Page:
Count the Shells, by Charlie Cochrane
Series: Porthkennack, Book 6* (see summary)
Publisher: Riptide Publishing
Release Date: October 16, 2017
Rating: 2.5 out of 5 stars
Michael Gray returned from World War One injured, but at least he returned. Others were not so fortunate, including his first and greatest love, Thomas Carter-Clemence, with whom Michael had parted bitterly before the conflict began.
Broch, the Carter-Clemence home in Porthkennack, was an integral part of pre-war holidays for the Grays, the two families drawn together in the wake of their sons’ friendship. Returning to the once-beloved Cornish coast for a break with his sister and her family, Michael has to find the courage to face old memories . . . and dare new relationships.
When Thomas’s brother Harry makes an unexpected appearance, Michael is surprised to find himself deeply attracted to Harry for his own sake. But as their relationship heats up, it unearths startling revelations and bitter truths. Michael must decide whether Harry is the answer to his prayers or the last straw to break an old soldier’s back
*This book is technically part of the series but it is a standalone. It just takes place in Porthkennack but doesn’t connect to the other plots in any way.
I really wanted to like this book more, but it just left me unfulfilled. The writing was good, but it lost me with the plot, romance, and some of the characters. The pacing was slower than other books but felt about the same as other books I’ve read that were actually written during the early 1900s, so it didn’t bother me.
The drama was probably the biggest reason why the book fell flat for me. It took away from both the romance and the World War One angst the author was building up. I don’t know why the author got bogged down with it but, personally, I feel like it made the book have almost too much going on. Also, there was a lot of build-up to the scandal and Michael’s reaction to it, but the resolution and ending to it fell flat.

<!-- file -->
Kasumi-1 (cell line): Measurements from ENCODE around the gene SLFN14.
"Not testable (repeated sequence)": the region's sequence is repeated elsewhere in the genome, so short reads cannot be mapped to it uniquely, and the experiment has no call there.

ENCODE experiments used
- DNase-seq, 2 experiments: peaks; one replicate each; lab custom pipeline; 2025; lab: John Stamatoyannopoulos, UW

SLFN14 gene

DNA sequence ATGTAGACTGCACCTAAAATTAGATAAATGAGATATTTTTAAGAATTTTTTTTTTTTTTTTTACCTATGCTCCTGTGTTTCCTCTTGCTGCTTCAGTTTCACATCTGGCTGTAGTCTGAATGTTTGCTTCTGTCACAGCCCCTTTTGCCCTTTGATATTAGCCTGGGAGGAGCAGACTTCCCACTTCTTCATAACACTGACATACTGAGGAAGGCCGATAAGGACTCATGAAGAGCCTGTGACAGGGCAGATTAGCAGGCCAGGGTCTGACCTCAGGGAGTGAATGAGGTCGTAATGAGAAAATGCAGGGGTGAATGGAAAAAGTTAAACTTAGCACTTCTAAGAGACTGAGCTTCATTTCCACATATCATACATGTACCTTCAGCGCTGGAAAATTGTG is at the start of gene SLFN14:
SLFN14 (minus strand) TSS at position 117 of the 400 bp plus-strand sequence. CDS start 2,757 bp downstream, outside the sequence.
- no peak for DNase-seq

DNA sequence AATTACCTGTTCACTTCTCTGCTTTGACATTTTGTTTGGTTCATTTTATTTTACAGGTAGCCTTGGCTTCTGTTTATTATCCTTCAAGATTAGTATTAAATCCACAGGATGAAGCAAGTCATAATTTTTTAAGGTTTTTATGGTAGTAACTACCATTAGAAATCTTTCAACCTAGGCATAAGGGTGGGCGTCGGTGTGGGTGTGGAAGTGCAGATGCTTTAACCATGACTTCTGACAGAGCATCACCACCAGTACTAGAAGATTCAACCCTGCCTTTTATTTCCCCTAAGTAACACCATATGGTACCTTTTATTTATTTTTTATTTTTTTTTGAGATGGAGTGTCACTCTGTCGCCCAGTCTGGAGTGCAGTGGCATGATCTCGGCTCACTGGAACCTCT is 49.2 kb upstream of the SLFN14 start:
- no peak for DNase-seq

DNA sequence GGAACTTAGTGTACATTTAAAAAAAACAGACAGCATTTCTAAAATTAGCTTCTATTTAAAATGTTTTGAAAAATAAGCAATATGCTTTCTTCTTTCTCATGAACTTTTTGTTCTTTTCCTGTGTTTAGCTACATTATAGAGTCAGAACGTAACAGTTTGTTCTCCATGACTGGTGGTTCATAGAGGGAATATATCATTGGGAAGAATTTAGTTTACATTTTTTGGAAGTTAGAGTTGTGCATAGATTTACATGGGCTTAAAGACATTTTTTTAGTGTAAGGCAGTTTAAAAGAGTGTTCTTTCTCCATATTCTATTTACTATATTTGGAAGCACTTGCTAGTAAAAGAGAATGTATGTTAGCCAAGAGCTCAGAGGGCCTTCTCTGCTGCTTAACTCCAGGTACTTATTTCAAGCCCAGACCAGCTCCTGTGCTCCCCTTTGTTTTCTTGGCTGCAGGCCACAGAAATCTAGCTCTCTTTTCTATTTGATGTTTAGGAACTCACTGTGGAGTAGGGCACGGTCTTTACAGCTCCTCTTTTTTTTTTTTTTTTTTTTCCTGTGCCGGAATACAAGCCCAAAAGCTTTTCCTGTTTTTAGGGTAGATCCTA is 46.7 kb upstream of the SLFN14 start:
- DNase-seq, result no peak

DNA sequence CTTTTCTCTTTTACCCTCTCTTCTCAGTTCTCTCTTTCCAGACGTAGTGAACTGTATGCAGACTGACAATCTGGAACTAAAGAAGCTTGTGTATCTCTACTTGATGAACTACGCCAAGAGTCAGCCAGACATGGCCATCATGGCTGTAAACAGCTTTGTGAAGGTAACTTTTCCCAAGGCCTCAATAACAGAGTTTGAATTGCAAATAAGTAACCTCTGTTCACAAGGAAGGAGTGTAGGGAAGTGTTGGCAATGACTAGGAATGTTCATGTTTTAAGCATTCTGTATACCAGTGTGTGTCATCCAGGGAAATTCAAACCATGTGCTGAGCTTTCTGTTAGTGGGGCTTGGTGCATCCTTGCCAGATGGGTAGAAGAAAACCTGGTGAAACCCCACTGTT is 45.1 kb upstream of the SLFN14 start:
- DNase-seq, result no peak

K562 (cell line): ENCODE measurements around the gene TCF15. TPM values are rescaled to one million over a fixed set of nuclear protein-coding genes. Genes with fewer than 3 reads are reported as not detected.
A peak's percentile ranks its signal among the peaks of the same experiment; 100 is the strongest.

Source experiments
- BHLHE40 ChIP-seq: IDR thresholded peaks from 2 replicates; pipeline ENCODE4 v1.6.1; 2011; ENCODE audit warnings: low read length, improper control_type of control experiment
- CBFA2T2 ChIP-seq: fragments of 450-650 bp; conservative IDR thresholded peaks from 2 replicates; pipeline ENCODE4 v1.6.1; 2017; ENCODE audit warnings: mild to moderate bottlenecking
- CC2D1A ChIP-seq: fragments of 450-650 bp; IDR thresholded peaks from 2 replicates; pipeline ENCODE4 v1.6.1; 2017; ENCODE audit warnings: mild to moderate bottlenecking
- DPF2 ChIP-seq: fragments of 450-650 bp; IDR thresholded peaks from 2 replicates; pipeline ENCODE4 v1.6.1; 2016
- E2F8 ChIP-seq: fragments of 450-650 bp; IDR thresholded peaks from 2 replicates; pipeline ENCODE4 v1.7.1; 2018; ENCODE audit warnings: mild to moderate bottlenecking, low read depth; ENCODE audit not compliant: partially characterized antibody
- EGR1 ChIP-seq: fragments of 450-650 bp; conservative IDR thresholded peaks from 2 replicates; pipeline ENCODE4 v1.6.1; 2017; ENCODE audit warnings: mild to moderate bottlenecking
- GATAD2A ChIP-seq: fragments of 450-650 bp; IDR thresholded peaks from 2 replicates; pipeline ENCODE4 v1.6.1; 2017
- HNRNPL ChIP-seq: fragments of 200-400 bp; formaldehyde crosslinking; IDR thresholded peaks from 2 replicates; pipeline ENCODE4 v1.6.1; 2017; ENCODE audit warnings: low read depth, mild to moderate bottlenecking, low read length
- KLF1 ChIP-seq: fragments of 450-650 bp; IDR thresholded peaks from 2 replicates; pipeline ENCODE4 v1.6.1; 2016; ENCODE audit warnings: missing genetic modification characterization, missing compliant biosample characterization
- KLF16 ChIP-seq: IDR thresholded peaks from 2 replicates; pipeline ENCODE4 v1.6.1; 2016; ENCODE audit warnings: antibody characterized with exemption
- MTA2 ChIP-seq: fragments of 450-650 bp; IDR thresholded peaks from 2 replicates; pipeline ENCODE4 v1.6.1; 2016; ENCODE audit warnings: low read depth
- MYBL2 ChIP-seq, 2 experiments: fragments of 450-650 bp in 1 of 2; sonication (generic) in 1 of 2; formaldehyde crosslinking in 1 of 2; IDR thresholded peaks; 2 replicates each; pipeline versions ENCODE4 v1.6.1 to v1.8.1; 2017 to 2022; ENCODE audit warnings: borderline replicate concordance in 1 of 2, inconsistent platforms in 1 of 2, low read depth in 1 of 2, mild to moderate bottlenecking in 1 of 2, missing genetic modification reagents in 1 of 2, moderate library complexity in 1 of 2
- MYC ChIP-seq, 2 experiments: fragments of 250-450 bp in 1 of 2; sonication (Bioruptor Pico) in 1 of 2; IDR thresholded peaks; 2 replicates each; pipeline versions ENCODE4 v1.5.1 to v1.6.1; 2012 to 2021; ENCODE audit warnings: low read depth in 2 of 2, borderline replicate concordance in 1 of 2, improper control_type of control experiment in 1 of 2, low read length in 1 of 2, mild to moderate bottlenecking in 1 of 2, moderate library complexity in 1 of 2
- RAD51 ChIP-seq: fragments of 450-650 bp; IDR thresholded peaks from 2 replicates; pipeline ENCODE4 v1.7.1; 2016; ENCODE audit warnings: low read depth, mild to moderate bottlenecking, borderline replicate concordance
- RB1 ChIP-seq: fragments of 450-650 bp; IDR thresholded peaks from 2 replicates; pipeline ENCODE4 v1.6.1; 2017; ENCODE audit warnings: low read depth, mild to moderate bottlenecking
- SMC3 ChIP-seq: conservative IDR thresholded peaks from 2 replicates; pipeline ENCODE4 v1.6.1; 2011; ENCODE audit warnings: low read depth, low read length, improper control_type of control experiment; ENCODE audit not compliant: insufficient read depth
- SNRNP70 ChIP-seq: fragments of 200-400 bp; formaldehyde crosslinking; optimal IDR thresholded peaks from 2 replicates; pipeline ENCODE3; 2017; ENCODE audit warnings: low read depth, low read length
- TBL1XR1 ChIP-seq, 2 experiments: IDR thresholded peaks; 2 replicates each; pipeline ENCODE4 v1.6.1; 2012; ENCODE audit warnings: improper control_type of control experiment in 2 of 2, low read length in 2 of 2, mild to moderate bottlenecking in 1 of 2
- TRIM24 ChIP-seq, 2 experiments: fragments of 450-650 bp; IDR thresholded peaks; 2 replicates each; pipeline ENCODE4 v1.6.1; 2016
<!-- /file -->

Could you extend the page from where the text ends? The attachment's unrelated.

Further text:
The romance ended up suffering because of the aforementioned drama but also because Michael kept getting wrapped up in old drama with his ex-boyfriend (Thomas). The plot of the book was really driven by Michael realizing that Thomas was not the great guy that he remembered. However, Michael kept thinking about him and bringing him up so much that I think it also contributed to his current romance having no chemistry. How could Michael romance or seduce another guy when he was too busy poking around in Thomas’ old business? The romance also got in the way of the book having a more fulfilling resolution to the family drama but if you are interested in romance the reverse is true as well.
What I really enjoyed was how Cochrane incorporated World War One into the story and showed how it shaped Michael. Michael comes back from the war changed (and angsty), but through his reflection on the war, we also get to see how the war shaped the people left behind (the families). However, for all that the war influenced the story, it wasn’t really pushing the plot forward (either for the romance or the family drama).
There were three stories going on in this book and all three bogged the other stories down. So we got an unfulfilling family drama, a romance with no chemistry, and World War One angst. I feel like if the author had chosen one or two to focus on, this book would have been a lot better and a lot more fulfilling.
Because Charlie Cochrane couldn’t be trusted to do any of her jobs of choice—like managing a rugby team—she writes. Her mystery novels include the Edwardian era Cambridge Fellows series, series, and the contemporary Best Corpse for the Job. Multi-published, she has titles with Carina, Samhain, Riptide and Bold Strokes, among others.
A member of the Romantic Novelists’ Association, Mystery People and International Thriller Writers Inc, Charlie regularly appears at literary festivals and at reader and author conferences with The Deadly Dames.
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I received an advanced copy of this novel in exchange for a fair and honest review.